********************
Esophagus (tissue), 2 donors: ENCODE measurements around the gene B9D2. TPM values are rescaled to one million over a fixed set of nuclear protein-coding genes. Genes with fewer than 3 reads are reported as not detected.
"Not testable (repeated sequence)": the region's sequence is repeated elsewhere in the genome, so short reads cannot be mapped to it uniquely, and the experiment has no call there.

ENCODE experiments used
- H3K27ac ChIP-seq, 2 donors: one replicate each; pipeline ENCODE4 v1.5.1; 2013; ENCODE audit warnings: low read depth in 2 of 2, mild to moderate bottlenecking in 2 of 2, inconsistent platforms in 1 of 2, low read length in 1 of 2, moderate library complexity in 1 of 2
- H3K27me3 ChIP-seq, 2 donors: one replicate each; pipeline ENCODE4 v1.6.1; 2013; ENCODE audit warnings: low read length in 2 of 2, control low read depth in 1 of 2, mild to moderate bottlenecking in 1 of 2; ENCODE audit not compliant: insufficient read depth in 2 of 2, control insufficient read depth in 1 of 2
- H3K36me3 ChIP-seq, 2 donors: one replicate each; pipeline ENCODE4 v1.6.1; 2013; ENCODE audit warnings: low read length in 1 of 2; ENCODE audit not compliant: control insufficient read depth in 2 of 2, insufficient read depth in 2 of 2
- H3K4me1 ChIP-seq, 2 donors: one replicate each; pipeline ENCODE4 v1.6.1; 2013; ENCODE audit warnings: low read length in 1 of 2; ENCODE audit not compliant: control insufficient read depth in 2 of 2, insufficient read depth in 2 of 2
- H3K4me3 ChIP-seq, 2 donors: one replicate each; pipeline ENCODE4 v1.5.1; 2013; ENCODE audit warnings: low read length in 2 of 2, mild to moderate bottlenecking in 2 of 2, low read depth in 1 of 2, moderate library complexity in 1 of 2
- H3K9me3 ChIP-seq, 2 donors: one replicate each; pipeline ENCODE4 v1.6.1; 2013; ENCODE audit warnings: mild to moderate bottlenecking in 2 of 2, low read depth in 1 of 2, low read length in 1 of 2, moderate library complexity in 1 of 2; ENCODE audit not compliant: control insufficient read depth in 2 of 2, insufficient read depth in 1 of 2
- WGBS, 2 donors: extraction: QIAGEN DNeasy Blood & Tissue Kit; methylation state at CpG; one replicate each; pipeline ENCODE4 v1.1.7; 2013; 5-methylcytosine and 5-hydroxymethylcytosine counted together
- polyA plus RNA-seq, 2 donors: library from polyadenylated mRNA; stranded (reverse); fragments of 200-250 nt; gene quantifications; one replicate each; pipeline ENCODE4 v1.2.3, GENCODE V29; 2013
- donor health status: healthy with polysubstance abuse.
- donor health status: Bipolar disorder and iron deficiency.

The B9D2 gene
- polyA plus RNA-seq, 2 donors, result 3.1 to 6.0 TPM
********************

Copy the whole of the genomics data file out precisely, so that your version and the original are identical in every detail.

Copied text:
Esophagus (tissue), 2 donors: ENCODE measurements around the gene B9D2. TPM values are rescaled to one million over a fixed set of nuclear protein-coding genes. Genes with fewer than 3 reads are reported as not detected.
"Not testable (repeated sequence)": the region's sequence is repeated elsewhere in the genome, so short reads cannot be mapped to it uniquely, and the experiment has no call there.

ENCODE experiments used
- H3K27ac ChIP-seq, 2 donors: one replicate each; pipeline ENCODE4 v1.5.1; 2013; ENCODE audit warnings: low read depth in 2 of 2, mild to moderate bottlenecking in 2 of 2, inconsistent platforms in 1 of 2, low read length in 1 of 2, moderate library complexity in 1 of 2
- H3K27me3 ChIP-seq, 2 donors: one replicate each; pipeline ENCODE4 v1.6.1; 2013; ENCODE audit warnings: low read length in 2 of 2, control low read depth in 1 of 2, mild to moderate bottlenecking in 1 of 2; ENCODE audit not compliant: insufficient read depth in 2 of 2, control insufficient read depth in 1 of 2
- H3K36me3 ChIP-seq, 2 donors: one replicate each; pipeline ENCODE4 v1.6.1; 2013; ENCODE audit warnings: low read length in 1 of 2; ENCODE audit not compliant: control insufficient read depth in 2 of 2, insufficient read depth in 2 of 2
- H3K4me1 ChIP-seq, 2 donors: one replicate each; pipeline ENCODE4 v1.6.1; 2013; ENCODE audit warnings: low read length in 1 of 2; ENCODE audit not compliant: control insufficient read depth in 2 of 2, insufficient read depth in 2 of 2
- H3K4me3 ChIP-seq, 2 donors: one replicate each; pipeline ENCODE4 v1.5.1; 2013; ENCODE audit warnings: low read length in 2 of 2, mild to moderate bottlenecking in 2 of 2, low read depth in 1 of 2, moderate library complexity in 1 of 2
- H3K9me3 ChIP-seq, 2 donors: one replicate each; pipeline ENCODE4 v1.6.1; 2013; ENCODE audit warnings: mild to moderate bottlenecking in 2 of 2, low read depth in 1 of 2, low read length in 1 of 2, moderate library complexity in 1 of 2; ENCODE audit not compliant: control insufficient read depth in 2 of 2, insufficient read depth in 1 of 2
- WGBS, 2 donors: extraction: QIAGEN DNeasy Blood & Tissue Kit; methylation state at CpG; one replicate each; pipeline ENCODE4 v1.1.7; 2013; 5-methylcytosine and 5-hydroxymethylcytosine counted together
- polyA plus RNA-seq, 2 donors: library from polyadenylated mRNA; stranded (reverse); fragments of 200-250 nt; gene quantifications; one replicate each; pipeline ENCODE4 v1.2.3, GENCODE V29; 2013
- donor health status: healthy with polysubstance abuse.
- donor health status: Bipolar disorder and iron deficiency.

The B9D2 gene
- polyA plus RNA-seq, 2 donors, result 3.1 to 6.0 TPM